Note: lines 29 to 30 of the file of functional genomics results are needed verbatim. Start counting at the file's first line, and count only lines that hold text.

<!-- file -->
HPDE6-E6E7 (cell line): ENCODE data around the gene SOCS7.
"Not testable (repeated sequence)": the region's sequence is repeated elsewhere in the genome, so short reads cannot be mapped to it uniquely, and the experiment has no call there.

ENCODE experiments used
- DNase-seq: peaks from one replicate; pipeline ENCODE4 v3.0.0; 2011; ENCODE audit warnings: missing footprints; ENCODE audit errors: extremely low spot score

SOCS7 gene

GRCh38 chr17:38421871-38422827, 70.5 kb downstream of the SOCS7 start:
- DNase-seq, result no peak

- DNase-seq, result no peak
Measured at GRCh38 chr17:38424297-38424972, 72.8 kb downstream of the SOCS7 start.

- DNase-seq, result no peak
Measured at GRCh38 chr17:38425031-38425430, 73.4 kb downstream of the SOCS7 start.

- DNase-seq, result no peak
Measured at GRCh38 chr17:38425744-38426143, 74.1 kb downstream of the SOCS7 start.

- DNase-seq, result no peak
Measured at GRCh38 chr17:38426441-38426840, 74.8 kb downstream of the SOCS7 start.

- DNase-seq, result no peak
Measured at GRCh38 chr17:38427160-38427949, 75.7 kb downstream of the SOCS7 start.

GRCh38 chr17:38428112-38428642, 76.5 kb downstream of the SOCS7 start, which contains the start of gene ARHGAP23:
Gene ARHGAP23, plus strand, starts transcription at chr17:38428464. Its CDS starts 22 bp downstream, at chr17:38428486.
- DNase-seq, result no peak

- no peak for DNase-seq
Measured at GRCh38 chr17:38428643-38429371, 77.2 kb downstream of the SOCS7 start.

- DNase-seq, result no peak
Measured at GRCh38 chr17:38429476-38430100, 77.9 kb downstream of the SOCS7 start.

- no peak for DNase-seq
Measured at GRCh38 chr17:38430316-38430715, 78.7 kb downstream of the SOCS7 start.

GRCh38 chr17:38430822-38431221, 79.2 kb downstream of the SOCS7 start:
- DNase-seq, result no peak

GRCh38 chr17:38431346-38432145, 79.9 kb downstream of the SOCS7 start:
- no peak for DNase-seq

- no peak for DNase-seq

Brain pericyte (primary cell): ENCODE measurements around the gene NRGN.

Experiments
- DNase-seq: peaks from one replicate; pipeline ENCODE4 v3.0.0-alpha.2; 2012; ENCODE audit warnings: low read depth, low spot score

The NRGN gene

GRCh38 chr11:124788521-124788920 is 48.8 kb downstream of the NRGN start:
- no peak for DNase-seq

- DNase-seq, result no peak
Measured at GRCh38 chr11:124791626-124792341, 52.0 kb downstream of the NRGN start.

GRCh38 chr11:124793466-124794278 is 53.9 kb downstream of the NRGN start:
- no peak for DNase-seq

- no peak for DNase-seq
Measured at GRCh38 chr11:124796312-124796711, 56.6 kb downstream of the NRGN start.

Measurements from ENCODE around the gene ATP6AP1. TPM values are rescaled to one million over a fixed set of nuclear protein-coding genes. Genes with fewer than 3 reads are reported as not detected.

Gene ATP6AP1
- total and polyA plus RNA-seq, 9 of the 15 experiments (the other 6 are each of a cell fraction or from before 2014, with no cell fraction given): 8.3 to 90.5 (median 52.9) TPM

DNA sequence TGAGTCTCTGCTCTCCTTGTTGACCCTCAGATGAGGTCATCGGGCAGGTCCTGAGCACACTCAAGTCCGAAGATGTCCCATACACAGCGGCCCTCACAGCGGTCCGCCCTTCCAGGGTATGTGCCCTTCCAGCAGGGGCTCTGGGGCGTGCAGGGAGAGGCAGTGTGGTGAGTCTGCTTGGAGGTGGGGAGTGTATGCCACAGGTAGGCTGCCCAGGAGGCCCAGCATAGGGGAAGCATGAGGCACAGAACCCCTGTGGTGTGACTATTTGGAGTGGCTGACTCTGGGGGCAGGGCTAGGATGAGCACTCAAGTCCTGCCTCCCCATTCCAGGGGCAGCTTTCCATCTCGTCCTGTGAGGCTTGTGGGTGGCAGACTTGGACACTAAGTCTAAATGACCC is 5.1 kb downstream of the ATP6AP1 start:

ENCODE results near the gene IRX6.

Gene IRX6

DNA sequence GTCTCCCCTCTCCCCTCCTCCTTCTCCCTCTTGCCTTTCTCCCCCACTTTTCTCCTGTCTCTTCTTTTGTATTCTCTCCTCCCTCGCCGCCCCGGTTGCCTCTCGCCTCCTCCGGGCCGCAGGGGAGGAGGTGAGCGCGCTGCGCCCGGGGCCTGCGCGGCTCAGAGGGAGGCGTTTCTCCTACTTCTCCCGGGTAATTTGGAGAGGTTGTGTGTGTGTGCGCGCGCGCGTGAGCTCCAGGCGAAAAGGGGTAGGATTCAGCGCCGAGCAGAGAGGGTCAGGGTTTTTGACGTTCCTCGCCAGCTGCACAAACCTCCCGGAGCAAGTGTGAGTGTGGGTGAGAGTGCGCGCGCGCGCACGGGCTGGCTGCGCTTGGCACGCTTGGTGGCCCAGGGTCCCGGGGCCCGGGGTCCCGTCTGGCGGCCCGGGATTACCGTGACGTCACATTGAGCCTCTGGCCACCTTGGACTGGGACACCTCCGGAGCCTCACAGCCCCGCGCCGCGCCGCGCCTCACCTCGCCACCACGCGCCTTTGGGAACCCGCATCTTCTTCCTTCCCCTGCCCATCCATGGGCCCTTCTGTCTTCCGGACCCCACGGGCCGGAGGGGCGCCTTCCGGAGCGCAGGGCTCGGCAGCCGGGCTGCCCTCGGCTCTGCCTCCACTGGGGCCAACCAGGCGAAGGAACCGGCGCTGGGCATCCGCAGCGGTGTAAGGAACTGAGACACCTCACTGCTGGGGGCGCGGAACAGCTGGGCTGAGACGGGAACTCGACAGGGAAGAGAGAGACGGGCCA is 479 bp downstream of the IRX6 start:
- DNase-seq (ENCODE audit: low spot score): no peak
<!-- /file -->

GRCh38 chr17:38431346-38432145, 79.9 kb downstream of the SOCS7 start:
- no peak for DNase-seq